Increasingly often, sterilisation of men or women is being employed as a contraception method as soon as family planning is complete.

The patient must be at least 25 years of age, and there may not be any legal hindrances involved. While some doctors and/or hospitals require that the patient be older and have a certain number of children, such rules are arbitrary and not anchored in law. Demanding the approval of the husband or wife has no legal basis either.

Women: severing and sealing the Fallopian tubes (tubal ligation) blocks the path along which the sperm cells travel to the egg cells, making fertilisation impossible. The operation, performed under general anaesthesia, employs laparoscopy (one to three small incisions are made in the abdomen or pelvis), and both Fallopian tubes are either cut (coagulation) or closed off (clips). The procedure is performed on an outpatient basis.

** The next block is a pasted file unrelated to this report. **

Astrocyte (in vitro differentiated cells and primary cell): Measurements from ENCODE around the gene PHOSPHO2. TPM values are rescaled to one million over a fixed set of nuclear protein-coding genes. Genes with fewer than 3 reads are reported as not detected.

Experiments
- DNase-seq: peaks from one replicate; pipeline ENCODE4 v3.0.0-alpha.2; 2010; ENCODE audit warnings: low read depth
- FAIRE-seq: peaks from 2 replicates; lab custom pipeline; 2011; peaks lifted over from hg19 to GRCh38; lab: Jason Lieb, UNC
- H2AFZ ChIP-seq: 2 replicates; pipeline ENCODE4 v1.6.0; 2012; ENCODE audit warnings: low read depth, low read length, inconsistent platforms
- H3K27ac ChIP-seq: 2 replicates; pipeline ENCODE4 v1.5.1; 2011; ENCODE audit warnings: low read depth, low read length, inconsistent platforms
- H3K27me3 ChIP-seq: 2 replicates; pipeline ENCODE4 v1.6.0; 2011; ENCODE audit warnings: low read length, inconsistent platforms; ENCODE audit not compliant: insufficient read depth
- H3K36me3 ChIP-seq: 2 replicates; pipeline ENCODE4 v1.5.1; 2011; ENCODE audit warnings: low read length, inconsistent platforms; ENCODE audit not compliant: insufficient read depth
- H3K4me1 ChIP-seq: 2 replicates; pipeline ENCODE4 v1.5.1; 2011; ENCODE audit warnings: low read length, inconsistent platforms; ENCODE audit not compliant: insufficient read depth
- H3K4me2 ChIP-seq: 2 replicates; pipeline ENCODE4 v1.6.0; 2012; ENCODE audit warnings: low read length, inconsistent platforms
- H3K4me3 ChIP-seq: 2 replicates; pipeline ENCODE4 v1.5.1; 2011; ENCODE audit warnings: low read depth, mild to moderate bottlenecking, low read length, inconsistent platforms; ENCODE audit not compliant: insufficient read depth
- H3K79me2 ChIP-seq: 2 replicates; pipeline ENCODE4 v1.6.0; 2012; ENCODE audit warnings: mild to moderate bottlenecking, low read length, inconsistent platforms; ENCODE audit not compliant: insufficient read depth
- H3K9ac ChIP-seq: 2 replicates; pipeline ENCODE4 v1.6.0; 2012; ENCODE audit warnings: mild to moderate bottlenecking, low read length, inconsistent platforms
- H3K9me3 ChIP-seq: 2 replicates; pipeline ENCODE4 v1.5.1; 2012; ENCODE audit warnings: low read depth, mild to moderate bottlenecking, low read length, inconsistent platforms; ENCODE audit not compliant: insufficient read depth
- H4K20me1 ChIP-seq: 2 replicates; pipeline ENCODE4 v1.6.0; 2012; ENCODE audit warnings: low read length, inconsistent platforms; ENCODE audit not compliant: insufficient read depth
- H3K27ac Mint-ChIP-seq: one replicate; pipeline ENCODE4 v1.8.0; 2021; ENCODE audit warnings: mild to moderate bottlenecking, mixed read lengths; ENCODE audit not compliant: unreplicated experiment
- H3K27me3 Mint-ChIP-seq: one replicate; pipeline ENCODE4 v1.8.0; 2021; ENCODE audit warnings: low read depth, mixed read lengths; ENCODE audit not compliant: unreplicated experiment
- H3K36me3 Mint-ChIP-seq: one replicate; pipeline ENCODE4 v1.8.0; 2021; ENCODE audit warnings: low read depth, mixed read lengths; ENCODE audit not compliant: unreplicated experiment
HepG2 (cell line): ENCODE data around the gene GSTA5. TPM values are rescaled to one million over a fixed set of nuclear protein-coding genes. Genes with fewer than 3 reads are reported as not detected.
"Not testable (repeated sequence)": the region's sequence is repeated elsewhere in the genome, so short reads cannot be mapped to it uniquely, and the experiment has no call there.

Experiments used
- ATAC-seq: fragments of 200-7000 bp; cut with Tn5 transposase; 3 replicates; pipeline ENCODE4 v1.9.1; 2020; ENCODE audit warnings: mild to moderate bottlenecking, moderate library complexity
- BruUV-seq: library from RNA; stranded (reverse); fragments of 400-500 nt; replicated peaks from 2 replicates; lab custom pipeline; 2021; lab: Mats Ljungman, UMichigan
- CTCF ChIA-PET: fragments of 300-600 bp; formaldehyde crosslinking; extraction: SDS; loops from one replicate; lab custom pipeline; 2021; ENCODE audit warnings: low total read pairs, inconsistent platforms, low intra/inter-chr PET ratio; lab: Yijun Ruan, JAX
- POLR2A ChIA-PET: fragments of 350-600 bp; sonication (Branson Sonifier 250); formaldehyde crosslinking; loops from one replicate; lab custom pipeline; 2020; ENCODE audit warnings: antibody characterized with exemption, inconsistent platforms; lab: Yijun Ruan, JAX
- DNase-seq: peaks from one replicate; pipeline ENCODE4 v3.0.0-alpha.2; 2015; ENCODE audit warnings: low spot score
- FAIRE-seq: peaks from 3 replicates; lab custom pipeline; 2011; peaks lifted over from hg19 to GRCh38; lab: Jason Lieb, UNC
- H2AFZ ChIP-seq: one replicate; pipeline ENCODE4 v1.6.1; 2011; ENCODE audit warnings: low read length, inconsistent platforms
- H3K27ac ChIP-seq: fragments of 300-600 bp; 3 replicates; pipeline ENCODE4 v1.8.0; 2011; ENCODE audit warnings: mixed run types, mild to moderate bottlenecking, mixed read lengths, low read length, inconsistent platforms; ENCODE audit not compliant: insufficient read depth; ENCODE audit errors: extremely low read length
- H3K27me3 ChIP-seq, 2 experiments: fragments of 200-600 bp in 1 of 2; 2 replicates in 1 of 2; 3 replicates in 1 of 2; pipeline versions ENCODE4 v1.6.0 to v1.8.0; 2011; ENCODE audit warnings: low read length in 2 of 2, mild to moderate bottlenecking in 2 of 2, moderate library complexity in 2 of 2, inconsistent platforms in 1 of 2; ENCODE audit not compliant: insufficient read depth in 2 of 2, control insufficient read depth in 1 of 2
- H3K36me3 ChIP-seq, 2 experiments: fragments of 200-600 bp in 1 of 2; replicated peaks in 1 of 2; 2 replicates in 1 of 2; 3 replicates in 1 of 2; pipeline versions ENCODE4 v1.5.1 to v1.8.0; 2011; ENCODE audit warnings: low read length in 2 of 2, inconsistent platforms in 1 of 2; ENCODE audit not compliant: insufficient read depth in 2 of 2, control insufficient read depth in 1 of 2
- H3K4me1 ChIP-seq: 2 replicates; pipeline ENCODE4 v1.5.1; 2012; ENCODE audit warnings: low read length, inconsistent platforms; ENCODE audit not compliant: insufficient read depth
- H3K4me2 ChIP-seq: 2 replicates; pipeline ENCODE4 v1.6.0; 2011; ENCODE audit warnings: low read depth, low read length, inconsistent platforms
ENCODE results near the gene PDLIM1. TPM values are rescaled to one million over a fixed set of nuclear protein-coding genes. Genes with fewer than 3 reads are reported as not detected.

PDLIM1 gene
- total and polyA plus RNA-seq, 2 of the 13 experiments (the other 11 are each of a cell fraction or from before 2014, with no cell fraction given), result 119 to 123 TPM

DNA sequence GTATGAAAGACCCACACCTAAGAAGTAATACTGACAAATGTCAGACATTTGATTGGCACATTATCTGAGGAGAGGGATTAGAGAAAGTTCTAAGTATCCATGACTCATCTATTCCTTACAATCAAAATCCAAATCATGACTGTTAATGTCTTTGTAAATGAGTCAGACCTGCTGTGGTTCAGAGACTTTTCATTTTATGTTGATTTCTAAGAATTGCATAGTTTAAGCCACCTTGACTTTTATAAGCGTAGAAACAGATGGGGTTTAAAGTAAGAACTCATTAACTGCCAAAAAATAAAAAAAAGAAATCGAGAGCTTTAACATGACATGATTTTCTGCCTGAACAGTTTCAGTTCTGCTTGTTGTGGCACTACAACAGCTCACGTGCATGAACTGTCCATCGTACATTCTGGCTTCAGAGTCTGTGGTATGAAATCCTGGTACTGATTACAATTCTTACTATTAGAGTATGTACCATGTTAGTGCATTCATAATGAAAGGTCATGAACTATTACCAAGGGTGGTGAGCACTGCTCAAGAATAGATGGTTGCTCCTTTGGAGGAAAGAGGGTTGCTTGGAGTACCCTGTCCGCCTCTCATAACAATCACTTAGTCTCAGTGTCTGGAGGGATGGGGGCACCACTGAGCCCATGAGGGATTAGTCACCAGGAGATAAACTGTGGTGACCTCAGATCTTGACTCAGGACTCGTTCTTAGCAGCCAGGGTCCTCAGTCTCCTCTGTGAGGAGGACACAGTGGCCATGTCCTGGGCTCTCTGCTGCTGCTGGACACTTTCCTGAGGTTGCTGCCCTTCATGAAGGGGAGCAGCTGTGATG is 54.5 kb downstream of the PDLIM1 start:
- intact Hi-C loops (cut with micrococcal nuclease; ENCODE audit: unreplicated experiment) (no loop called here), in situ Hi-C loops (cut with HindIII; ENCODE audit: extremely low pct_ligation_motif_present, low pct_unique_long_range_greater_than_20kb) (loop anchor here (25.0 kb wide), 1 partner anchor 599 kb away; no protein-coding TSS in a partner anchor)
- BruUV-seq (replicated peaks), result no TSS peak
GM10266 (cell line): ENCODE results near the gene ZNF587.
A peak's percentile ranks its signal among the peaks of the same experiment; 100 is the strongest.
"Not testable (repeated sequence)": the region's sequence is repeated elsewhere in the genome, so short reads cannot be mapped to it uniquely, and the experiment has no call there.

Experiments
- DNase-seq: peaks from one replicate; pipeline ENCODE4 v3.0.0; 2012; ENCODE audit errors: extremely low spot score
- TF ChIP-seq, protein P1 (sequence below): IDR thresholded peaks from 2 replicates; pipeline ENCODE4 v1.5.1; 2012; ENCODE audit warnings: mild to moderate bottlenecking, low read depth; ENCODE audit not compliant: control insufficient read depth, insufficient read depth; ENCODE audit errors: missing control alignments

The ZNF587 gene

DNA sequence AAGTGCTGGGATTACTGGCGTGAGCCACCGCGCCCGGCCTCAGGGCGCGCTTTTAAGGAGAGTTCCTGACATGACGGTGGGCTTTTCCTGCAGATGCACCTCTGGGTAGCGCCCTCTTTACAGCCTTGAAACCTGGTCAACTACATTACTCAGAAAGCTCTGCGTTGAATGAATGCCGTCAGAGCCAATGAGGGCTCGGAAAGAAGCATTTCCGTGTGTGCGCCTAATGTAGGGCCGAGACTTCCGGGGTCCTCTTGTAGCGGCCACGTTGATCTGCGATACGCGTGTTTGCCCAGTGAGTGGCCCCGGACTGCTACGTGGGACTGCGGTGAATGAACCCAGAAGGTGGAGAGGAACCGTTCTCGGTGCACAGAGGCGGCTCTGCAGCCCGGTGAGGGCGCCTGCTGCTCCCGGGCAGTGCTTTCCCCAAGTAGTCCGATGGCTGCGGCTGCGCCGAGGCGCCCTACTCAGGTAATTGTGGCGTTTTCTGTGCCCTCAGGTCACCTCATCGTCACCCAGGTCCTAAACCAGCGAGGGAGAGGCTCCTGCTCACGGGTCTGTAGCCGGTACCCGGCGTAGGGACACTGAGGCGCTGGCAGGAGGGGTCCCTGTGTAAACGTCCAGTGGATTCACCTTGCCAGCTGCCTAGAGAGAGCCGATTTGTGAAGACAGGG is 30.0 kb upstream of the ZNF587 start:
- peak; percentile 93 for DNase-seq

In contrast, severing a man’s sperm duct (vasectomy) is a minor procedure with local anaesthesia that requires approximately 15 minutes. Complications are extremely rare.

This method, quick and uncomplicated, is permanent and can be reversed in solely a very few cases. Neither sexuality nor bodily function are affected, regardless of sex.

In a partnership, both members should carefully consider the question of who is sterilised. While vasectomies are simpler and involve less risk, the person who undergoes sterilisation is the only one protected outside the current relationship.

In Austria, health-insurance companies pay for this procedure only when it is made necessary by a medical condition.